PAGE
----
NASHVILLE, Tenn (WKRN) — As Nashville’s hospitals fill up, their public schools remain empty.
That’s because all Metro Nashville Public School students are learning remotely for the rest of this semester.
The district made that decision just before Thanksgiving break, citing the growing number of COVID-19 cases in the community. Only some elementary-aged students were back in school at the time.
The district then asked parents to fill out an online survey, which closed December 4th, to select if they would like their child to attend in-person learning or continue online learning in 2021.
But some families are worried the in-person learning option won’t actually be available when the spring semester starts. So they gathered outside the MNPS school board building Sunday afternoon to advocate for traditional education.
MNPS School Board member Fran Bush (District 6), who represents south Nashville, also attended the rally.
“If this city is open, then why aren’t our schools open,” Bush said.
The only other MNPS board member present at the rally was the recently appointed John Little. He represents District 4. The mother of a disabled MNPS student called the board’s leadership “poor.”
“They have failed these children; they have failed my child,” Bernadette Minyard said. “Attitude reflects leadership, and right now I have a serious attitude.”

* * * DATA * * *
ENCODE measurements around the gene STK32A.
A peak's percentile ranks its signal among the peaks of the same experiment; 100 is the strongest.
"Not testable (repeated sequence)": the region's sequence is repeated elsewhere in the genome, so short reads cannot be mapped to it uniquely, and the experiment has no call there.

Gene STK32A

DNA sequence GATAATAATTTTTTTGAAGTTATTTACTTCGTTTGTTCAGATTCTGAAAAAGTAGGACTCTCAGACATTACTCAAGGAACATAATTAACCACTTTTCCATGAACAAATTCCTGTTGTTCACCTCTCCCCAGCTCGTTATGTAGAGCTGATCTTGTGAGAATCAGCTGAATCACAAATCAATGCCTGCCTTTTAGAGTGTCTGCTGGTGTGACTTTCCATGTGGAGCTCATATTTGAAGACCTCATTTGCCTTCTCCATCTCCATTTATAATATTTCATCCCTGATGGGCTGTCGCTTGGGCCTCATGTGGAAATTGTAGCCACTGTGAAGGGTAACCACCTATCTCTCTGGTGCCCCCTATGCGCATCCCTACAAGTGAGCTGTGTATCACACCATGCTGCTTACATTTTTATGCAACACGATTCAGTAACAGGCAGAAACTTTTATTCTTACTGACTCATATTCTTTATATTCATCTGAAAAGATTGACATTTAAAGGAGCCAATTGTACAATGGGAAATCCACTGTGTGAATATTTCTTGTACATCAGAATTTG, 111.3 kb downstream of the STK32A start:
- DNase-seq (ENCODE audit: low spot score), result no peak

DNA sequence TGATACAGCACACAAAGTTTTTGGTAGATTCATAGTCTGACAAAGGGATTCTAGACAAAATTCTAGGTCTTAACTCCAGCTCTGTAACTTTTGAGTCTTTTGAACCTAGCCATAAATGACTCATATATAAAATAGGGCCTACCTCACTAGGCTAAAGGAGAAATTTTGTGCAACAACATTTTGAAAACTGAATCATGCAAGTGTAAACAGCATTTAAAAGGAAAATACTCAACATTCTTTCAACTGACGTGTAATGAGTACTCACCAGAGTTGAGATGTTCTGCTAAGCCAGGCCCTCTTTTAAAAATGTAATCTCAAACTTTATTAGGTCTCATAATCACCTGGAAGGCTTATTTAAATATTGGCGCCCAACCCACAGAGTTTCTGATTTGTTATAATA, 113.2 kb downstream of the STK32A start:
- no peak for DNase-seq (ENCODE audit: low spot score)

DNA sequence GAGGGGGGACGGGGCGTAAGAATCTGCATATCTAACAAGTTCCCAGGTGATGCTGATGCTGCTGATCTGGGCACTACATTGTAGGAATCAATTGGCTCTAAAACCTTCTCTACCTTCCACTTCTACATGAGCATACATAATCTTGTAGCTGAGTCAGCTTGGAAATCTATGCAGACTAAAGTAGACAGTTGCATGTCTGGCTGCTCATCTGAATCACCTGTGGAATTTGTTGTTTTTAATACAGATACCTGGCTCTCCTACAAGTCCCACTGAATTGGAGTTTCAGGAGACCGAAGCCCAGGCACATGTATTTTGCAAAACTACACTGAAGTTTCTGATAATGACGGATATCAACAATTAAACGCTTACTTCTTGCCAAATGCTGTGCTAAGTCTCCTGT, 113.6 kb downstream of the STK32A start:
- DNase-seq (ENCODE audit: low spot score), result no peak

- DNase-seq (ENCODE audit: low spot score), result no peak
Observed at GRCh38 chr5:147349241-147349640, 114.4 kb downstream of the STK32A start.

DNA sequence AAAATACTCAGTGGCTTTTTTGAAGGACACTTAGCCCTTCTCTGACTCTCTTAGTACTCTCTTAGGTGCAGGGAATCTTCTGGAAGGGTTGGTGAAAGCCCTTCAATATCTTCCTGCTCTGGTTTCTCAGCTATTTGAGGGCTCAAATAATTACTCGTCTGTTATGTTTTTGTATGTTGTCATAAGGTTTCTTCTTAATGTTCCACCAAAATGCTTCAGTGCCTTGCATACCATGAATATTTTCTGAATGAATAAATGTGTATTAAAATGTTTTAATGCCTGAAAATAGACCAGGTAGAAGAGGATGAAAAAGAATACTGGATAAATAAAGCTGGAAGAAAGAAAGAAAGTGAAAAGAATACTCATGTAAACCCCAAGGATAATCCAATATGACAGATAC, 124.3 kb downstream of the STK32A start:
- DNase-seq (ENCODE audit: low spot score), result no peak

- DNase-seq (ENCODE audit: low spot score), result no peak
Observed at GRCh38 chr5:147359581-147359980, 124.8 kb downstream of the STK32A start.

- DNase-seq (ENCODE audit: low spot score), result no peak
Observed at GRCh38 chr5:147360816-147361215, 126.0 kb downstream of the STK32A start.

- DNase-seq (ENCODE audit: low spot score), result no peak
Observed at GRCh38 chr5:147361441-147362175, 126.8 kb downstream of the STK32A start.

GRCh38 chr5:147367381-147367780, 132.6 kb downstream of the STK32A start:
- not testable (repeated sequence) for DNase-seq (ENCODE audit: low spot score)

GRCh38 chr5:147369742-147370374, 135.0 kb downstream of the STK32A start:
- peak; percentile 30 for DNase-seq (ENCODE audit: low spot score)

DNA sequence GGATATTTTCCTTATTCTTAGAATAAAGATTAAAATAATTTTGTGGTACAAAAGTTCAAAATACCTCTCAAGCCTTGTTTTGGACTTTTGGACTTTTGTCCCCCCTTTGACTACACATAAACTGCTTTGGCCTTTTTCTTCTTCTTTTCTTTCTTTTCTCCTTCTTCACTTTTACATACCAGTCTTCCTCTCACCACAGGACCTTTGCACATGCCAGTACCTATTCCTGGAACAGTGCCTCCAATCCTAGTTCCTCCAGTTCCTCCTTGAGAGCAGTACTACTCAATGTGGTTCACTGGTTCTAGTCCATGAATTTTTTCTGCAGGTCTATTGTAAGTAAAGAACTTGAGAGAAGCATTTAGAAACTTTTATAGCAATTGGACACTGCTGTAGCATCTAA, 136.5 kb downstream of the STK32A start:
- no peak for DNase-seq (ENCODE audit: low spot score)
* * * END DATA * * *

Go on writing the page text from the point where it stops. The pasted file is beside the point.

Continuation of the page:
“It’s hard to measure happiness, but I can tell you that when the kids were in the buildings, it was noticeable,” MNPS employee and father Jim Paxton said.
Hillsboro High senior Dan Bush hasn’t physically been to school for nine months and says the absence is taking a toll on his mental health and social life.
“I’m waking up. I’m logging onto class. I’m doing the work. But where’s the learning? Where’s the student interaction?” Bush said.
On Monday, New York City public schools, one of the largest districts in the country, begins their phased re-opening for students in grades 5 and below. Some Metro students are asking why Nashville can’t do the same.
“The population of New York is 7 times greater than Nashville. So if New York city can open up, then why can’t Nashville,” student Bryan Hagan said.
Board member Bush says she hopes her colleagues can listen to what these parents have to say.
“We’re not pitting parents against teachers and teachers against parents. What we’re saying right now is that we want to work together so we can make this work for our kids,” Bush said.
The MNPS spring semester starts January 7. Some students created an online petition advocating for in-person learning which you can find by clicking here.
News 2 digs deeper into how schools are moving forward safely for the new academic year. See how other districts around Middle Tennessee are handling everything from classroom concerns to the future of sports in our special series. Click here to see more.